ActionScript Objects are Reference-Counted

One of the most under-appreciated aspects of ActionScript memory management is that ActionScript objects are not just garbage collected; they are also reference counted. When their reference count hits zero, they are immediately freed. This happen irrespective of the state of the garbage collector.

For example, suppose you were to monitor memory use as you stepped through the following lines of code:

var buffer:ByteArray = new ByteArray();
buffer.length = 100 * 1024 * 1024;
buffer = null;

This code creates a 100 MB buffer, then discards the reference to it. After the second line executes, you’ll see memory use grow by 100 MB. (Using such a large number is convenient because it makes the results really obvious in your monitoring tool.) After the third line, however, you’ll see memory use drop back down immediately.

(Caveat: Monitoring memory use can be tricky in its own right, and you need to make sure you’re monitoring the correct measurements to see this effect. See Performance Tuning AIR Applications for more about how to monitor memory use.)

Despite this quick-cleanup capability, it often seems like the memory use of a given application tends to creep up over time. There are two major reasons for this.

First, it’s quite common in ActionScript programming that objects are connected—that is, have references to each other—in cycles. When a graph of objects contains a cycle it prevents the reference counts from going to zero even if the entire graph is itself unreferenced. The garbage collector will ultimately sort out the situation and free these objects, but it can take a while, and in the meantime the memory remains in use.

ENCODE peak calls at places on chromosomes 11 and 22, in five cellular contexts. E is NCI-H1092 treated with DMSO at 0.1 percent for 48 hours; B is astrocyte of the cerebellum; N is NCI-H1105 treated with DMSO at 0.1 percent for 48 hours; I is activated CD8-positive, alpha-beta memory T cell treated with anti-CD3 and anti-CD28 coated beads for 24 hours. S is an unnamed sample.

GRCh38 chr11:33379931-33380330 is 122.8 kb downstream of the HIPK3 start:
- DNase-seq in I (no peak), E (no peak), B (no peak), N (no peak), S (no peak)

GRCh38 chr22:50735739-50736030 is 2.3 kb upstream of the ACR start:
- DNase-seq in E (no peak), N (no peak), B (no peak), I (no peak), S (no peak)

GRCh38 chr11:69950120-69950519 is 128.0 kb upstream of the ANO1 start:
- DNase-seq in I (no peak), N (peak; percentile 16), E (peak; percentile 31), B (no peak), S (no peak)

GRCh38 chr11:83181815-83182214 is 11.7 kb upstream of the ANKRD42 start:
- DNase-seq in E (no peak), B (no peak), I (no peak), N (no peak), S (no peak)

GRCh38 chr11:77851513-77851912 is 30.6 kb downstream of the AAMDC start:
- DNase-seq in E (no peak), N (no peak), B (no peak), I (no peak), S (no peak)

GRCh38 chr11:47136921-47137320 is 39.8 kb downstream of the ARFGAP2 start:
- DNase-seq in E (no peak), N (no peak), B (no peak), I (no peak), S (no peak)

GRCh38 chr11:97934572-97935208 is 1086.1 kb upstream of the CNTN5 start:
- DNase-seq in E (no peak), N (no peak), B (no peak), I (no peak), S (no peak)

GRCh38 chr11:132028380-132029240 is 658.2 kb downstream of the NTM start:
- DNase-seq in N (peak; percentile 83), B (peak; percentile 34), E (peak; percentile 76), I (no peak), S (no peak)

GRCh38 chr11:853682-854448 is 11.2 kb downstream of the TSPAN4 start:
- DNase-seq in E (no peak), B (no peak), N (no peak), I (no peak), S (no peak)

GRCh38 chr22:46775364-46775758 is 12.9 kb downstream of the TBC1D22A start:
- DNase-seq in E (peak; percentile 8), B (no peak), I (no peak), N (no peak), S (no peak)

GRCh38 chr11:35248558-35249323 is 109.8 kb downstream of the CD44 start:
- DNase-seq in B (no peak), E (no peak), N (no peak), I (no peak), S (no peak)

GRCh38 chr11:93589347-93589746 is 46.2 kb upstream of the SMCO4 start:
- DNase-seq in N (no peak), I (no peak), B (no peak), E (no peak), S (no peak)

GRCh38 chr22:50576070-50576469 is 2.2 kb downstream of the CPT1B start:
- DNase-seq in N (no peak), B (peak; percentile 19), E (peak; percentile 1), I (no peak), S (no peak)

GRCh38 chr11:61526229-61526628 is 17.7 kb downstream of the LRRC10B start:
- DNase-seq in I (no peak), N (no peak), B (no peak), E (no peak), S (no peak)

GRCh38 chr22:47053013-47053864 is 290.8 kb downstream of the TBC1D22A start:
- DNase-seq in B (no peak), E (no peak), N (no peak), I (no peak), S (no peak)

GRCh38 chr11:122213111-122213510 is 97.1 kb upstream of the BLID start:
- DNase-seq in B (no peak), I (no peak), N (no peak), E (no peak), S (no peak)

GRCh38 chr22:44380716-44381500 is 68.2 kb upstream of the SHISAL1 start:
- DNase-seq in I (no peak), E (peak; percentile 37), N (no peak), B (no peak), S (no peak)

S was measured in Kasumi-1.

The second possibility is that there’s a “leak”, which is to say there’s an unintended reference to an object that is, at least logically, no longer in use. These objects simply can’t be freed: they have a non-zero reference count and, because they are referenced, won’t be collected, either.

You can combat the first issue (cycles) and help uncover instances of the second (leaks) by eliminating cycles in object graphs when discarding references to them. More about this in upcoming posts.